US budget targets deficit reduction

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US budget targets deficit reduction
With focus on making critical investments to strengthen the middle class, create jobs and boost economic growth, US President Barack Obama today proposed a further $1.8 trillion in deficit reduction over 10 years and increasing the minimum wages to $9 per hour, in his annual budget.

Besides the additional $1.8 trillion in deficit reduction, which will put the total reduction target at $4.3 trillion, the budget proposals envisage more than $2 in spending cuts for every $1 of new revenue from closing tax loopholes and reducing tax benefits for the wealthiest.

To make America once again a magnet for jobs, the annual budget for the fiscal 2014 provides for investments in high-tech manufacturing and innovation, clean energy, and infrastructure, while cutting red tape to help businesses grow.

Also to give workers the skills they need to compete in the global economy, it proposes investments in education from pre-school to job training.

In all, the Budget proposes 215 cuts, consolidations, and savings proposals, which are projected to save more than $25 billion in 2014.

Deficit is targeted to be reduced to 2.8% of GDP by 2016 and 1.7% by 2023 with debt declining as a share of the economy, "while protecting the investments we need to create jobs and strengthen the middle class".

It also includes $400 billion in health savings that crack down on waste and fraud to strengthen Medicare for years to come.

With the objective of making America a magnet for jobs, the budget proposes $1 billion investments to launch a network of up to 15 manufacturing innovation institutes, which the White House says would transforms regions across the country into global epicentres of advanced manufacturing.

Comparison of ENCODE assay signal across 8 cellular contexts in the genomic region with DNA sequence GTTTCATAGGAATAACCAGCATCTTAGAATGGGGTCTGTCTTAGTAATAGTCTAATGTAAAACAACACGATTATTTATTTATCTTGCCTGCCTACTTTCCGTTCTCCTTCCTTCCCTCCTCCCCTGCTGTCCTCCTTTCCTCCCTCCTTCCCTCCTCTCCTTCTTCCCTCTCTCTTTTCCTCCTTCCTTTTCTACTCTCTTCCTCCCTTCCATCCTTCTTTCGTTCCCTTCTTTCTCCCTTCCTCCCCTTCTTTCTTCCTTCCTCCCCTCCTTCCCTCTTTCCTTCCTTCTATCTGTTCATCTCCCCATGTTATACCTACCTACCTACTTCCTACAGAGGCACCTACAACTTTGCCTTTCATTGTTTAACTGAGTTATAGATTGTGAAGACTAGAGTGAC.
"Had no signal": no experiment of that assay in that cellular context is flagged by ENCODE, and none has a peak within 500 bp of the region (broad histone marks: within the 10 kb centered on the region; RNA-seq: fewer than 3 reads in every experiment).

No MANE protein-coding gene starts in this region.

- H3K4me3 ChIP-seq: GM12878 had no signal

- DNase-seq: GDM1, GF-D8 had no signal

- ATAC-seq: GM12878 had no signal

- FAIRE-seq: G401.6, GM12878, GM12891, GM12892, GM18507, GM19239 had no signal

Obama's budget proposals also provide $50 billion for upfront infrastructure investments, including $40 billion for "Fix it First" projects, to invest immediately in repairing highways, bridges, transit systems, and airports nationwide.

It also allocates $10 billion for competitive programmes to encourage innovation in completing high value infrastructure projects.

To boosts private investment in infrastructure by creating a 'Rebuild America Partnership', the budget provides for an independent National Infrastructure Bank to leverage private and public capital to support infrastructure projects of national and regional significance.

It also creates America Fast Forward (AFF) Bonds, building on the successful Build America Bonds programme to attract new sources of capital for infrastructure investment.

The budget offers detailed proposals to broaden the tax base, close tax loopholes, and establish a 'Buffett Rule' that will prevent millionaires from taking advantage of special provisions to pay taxes at lower rates than many middle-class families do.

It raises $580 billion for deficit reduction by limiting high-income tax benefits, without raising tax rates.

The Buffett Rule provides for households with incomes over $1 million paying at least 30% of their income (after charitable giving) in taxes.

It also limits the value of tax deductions and other tax benefits for the top two of families to 28%, reducing these tax benefits to levels closer to what middle-class families get.

The annual budget proposes reforms to prevent companies from shifting profits overseas to avoid US taxes and to encourage "insourcing" and job creation here in the United States.

Among other things, it eliminates business tax loopholes while providing incentives for research, manufacturing, and clean energy and cutting taxes for small businesses.

It makes permanent important tax incentives for research and development, renewable energy, and energy efficiency; cuts taxes for small businesses by letting them claim tax write-offs for up to $5,00,000 of new investment and eliminates loopholes such as oil and gas tax breaks and special tax rules for corporate jets.


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